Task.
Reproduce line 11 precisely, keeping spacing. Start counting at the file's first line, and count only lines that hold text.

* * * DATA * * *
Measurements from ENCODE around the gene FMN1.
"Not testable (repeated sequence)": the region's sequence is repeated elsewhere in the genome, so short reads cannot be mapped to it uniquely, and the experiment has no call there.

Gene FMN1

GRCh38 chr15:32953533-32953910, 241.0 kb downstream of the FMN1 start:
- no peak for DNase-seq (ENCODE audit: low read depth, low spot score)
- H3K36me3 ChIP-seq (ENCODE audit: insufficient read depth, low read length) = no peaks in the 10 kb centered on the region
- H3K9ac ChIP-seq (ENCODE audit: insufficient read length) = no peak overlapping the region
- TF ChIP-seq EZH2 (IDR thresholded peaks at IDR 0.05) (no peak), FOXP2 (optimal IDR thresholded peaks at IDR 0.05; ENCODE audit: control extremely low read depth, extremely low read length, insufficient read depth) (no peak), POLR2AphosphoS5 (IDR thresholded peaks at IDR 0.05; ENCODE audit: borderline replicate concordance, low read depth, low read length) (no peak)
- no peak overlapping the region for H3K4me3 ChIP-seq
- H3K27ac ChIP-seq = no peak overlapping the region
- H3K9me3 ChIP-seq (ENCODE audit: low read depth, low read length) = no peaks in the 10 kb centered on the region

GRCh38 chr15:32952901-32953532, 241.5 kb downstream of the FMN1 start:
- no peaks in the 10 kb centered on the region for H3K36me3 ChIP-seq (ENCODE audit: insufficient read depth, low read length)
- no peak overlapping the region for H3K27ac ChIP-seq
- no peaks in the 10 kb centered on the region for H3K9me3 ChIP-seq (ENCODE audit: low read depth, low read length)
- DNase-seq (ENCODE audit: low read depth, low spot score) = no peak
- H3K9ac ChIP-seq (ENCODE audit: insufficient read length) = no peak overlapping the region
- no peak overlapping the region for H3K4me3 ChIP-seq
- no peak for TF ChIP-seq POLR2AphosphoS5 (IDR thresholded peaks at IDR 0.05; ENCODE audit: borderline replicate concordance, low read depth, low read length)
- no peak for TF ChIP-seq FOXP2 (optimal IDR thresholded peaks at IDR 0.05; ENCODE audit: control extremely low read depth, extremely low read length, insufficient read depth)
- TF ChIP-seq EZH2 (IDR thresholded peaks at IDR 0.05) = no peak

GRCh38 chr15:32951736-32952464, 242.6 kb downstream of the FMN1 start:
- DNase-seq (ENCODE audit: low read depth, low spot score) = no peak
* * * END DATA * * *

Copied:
- H3K9me3 ChIP-seq (ENCODE audit: low read depth, low read length) = no peaks in the 10 kb centered on the region